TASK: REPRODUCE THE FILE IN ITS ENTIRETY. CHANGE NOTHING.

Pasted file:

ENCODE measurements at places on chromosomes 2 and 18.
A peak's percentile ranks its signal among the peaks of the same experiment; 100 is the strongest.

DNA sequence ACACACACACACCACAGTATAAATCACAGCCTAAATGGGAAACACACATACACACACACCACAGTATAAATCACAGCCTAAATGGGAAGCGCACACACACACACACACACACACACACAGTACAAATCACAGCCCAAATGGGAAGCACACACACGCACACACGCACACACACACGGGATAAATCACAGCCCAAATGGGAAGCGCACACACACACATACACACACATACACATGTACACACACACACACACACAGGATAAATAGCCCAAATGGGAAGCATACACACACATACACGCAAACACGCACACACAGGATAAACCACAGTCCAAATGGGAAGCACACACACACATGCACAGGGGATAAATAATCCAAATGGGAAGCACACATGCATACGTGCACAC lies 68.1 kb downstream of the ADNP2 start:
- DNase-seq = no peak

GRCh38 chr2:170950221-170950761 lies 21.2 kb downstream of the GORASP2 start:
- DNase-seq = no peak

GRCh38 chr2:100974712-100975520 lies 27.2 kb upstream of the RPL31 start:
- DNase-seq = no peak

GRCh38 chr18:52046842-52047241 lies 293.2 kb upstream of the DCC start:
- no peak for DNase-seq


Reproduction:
ENCODE measurements at places on chromosomes 2 and 18.
A peak's percentile ranks its signal among the peaks of the same experiment; 100 is the strongest.

DNA sequence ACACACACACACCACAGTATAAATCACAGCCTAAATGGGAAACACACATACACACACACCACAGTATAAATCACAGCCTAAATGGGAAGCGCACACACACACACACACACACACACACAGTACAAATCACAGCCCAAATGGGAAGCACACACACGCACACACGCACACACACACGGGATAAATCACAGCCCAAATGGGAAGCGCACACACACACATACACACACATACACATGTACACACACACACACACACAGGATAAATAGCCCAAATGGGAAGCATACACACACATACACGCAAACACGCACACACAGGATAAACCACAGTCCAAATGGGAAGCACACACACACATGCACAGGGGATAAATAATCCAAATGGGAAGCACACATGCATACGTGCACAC lies 68.1 kb downstream of the ADNP2 start:
- DNase-seq = no peak

GRCh38 chr2:170950221-170950761 lies 21.2 kb downstream of the GORASP2 start:
- DNase-seq = no peak

GRCh38 chr2:100974712-100975520 lies 27.2 kb upstream of the RPL31 start:
- DNase-seq = no peak

GRCh38 chr18:52046842-52047241 lies 293.2 kb upstream of the DCC start:
- no peak for DNase-seq